To that end, every vote tells a story well beyond the names checked off or the blank ballots submitted. One man, Ryan Thibodaux (@NotMrTibbs, to you), has been invaluable in delving into the voting minutiae from the growing number of voters who release their opinions early. But, and he’ll admit this if you strike him often enough, that’s still a process discussion, and the core of the debate is found elsewhere.
 
Baseball writers are like football writers and basketball writers and hockey writers and curling writers and blah-blah-blah-de-blah-blah, in that they are prone to love the sports they cover beyond their journalistic mandate. That’s probably true of most journalists in most fields, but baseball has the Hall of Fame outlet to allow this internal debate to play itself out before our faces.
 
So the question becomes whether their votes are the representation of dispassionate analysis, or a defense of the mythos of the sport and the concept of the Hall itself. Boiled down to its essence, who are the voters defending here, the sanctity of the myth, or the ugliness of the reality?
 
The answer, as it usually is, is, “Depends on who you talk to.”
 
Hall of Fame debates usually lump all voters into one amorphous blob, a level of lazy and stupid thinking that should in a more perfect world be punishable by death. Okay, we kid. Life on a Louisiana prison farm, with parole after 25 years.
 
In fact, voters cover a fairly wide swath of opinion, and for whatever perceived shortcomings they might have, there are enough of them (about 450) to be a fairly accurate measure of the diaspora of baseball opinion across social, cultural, sporting and chronological lines.
 
But the argument about whether an individual voter feels more responsible to the job he or she is paid to do or to the game he or she covers as part of that job remains largely unconsidered, or at the very least masked by other considerations.
 
This manifests itself all the way down to the hot-pocket word “cheating.” Baseball is about cheating, and about honor. It’s about racism, and trying to overcome it. It’s about greed, and selflessness. It’s a sport, and it’s a business. It’s America, in all its glorious and hideous manifestations. To employ “cheating” as a word is in itself dishonest, and given that everyone got rich off the PED era and kept all the money they made makes PED use a de facto workplace condition approved by management and labor.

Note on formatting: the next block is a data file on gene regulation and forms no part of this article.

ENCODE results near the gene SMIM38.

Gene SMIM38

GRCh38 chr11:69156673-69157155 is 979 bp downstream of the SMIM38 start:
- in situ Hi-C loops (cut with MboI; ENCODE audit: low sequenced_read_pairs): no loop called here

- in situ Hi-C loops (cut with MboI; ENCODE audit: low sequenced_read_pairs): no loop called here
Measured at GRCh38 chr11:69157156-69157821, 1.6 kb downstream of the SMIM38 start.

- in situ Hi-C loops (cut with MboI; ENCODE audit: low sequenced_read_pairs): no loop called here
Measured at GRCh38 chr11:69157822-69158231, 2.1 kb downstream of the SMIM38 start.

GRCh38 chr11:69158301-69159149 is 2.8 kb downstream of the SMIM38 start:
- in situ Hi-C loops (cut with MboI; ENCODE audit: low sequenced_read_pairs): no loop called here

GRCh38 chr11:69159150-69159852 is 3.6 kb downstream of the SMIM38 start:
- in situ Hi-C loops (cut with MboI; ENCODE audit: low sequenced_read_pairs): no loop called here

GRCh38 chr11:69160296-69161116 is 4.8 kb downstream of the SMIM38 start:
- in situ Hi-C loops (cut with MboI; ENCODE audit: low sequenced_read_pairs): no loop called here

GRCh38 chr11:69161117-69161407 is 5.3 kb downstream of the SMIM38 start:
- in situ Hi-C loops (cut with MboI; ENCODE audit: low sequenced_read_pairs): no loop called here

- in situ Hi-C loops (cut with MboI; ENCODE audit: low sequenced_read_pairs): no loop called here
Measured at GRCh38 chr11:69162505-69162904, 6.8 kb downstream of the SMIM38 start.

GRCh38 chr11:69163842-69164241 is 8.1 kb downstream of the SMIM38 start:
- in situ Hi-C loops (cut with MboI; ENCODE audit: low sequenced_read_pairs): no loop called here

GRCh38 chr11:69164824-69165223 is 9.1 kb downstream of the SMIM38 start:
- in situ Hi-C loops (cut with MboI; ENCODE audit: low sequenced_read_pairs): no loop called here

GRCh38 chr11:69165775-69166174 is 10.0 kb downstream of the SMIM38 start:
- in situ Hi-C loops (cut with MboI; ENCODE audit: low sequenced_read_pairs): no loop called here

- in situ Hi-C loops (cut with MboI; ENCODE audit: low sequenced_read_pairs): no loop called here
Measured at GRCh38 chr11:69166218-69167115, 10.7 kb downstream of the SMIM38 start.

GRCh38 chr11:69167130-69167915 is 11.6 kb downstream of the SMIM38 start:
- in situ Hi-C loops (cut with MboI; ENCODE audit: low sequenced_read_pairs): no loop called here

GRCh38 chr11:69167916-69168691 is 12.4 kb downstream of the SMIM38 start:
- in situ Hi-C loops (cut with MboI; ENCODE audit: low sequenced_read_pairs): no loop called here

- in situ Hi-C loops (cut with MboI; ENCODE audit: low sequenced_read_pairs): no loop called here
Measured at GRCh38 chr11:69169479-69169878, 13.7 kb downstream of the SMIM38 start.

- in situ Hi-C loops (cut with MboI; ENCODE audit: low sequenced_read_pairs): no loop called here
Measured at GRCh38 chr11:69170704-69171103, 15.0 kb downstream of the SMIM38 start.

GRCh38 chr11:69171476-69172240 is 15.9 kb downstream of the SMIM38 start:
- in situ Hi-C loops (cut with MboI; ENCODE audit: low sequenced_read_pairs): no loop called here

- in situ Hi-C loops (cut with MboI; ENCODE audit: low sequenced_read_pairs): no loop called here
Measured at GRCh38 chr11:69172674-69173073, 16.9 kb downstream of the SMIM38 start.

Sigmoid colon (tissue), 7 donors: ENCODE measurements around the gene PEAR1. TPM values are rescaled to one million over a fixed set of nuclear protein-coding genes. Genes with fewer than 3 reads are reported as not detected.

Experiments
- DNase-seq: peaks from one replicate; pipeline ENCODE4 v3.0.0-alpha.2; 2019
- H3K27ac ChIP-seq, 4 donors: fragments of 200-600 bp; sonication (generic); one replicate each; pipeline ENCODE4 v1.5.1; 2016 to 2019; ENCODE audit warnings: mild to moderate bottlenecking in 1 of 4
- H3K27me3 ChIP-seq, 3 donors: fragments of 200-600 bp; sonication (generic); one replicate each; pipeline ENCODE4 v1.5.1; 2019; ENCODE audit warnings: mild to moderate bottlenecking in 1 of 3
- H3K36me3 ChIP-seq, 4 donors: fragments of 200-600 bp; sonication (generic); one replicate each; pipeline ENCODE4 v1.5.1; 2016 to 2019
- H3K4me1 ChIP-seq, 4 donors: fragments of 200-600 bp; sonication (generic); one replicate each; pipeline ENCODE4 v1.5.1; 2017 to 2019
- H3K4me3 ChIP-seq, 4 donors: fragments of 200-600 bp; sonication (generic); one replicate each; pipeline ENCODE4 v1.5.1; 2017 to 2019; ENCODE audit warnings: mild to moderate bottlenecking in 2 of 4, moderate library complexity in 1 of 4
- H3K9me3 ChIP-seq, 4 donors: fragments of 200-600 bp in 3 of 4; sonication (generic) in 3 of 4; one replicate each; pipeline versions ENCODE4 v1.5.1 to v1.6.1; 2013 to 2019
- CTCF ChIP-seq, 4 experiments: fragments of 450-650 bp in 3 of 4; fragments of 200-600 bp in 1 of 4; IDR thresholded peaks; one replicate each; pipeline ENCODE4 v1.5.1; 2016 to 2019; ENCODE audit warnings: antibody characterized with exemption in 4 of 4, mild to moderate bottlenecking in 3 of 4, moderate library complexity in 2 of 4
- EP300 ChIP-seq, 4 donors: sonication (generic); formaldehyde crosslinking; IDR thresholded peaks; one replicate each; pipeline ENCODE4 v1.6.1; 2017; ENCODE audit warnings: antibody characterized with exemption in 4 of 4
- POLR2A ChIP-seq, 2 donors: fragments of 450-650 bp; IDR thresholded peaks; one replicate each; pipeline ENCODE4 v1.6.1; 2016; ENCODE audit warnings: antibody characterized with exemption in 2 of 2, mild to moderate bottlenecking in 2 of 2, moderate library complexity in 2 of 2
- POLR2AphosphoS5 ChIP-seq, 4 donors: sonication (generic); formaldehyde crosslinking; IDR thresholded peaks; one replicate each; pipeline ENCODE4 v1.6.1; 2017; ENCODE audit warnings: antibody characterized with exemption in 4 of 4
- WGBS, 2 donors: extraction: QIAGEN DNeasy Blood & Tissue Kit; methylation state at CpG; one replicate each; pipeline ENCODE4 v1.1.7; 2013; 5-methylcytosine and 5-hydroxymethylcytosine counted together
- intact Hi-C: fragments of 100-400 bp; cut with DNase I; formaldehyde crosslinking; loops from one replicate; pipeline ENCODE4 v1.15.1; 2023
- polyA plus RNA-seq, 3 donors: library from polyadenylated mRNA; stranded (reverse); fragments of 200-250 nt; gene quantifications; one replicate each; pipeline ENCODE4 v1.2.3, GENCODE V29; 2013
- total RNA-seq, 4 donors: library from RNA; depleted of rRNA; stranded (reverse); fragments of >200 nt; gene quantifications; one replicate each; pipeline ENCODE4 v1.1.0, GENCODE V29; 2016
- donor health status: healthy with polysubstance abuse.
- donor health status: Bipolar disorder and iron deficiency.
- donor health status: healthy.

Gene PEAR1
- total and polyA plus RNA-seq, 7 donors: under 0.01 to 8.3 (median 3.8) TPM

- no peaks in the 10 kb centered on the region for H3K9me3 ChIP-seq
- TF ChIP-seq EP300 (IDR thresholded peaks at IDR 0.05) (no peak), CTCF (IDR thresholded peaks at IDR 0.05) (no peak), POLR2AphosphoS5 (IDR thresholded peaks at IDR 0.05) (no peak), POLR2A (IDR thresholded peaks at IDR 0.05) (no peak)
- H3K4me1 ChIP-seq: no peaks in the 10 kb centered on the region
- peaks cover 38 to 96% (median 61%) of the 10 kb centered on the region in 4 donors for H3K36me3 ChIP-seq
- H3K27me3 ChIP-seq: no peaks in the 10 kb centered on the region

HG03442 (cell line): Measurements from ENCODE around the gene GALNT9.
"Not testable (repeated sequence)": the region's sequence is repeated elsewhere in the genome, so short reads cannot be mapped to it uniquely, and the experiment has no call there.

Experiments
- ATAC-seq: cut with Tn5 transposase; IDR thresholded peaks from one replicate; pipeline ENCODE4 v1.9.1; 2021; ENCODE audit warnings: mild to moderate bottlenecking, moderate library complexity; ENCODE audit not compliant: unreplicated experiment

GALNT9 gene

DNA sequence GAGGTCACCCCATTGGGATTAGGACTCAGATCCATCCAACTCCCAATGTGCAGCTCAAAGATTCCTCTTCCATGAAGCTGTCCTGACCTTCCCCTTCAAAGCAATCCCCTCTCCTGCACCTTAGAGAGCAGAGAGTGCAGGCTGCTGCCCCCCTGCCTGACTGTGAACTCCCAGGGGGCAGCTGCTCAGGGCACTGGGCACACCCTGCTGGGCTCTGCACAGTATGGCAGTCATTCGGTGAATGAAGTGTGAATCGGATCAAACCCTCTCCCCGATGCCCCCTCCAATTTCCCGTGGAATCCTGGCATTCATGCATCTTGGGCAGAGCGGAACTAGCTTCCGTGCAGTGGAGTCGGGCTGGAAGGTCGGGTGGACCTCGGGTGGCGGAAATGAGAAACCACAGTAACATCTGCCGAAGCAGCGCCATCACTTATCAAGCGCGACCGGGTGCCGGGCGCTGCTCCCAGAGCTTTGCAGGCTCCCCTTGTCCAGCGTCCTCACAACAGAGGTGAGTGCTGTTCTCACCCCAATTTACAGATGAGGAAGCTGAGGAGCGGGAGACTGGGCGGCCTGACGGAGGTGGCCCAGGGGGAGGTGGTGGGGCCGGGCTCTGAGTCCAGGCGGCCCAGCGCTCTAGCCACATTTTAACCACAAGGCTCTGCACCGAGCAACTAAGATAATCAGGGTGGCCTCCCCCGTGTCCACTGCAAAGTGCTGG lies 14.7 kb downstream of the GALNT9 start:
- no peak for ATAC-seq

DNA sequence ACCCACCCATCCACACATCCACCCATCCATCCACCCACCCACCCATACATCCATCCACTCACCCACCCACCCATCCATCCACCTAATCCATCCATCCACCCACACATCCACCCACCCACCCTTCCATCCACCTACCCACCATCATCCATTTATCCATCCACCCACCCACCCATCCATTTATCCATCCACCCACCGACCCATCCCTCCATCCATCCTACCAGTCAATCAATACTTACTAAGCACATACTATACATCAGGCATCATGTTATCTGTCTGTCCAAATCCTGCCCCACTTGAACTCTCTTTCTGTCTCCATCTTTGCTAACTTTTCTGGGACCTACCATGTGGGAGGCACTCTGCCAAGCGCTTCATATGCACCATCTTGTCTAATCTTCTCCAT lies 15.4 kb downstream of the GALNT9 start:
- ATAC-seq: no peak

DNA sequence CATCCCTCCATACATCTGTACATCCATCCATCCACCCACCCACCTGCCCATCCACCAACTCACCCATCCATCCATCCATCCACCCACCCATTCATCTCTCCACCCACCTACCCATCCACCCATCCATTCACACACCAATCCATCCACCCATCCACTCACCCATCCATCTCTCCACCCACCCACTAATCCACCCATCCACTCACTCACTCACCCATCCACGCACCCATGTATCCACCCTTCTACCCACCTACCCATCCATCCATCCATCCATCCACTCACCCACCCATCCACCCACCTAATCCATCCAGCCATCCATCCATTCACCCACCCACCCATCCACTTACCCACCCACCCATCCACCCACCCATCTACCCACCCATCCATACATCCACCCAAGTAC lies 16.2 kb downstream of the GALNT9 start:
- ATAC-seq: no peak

That may be unsavory, and it certainly is illegal without a proper doctor’s prescription, but because by their inaction the owners decided not to punish it (and in fact chose to reward it with contracts and extensions for users even after testing was instituted), it isn’t “cheating.”
 
And even if that argument doesn’t heat your rec room, it isn’t the role of the writer to punish it. It is the role of the writer to reveal it by journalism means, but that’s where the journalist’s role ends. The people who ran baseball took the journalism, acknowledged it, and did nothing until it ramped up detection and did little other than blame the union for a failing that both sides share equally.
 
So in the end, Raines’ votes or Barry Bonds’ votes or Curt Schilling’s votes or Edgar Martinez’ votes are fun to debate, but they aren’t the issue. It’s whether the voters think when they sit down and confront their ballot every year who exactly they’re working for – the job, or the sport.
 
And yes, I vote. Voted for the maximum 10. You’ll find out tomorrow the contents of my ballot. Then you can make that a process story, too.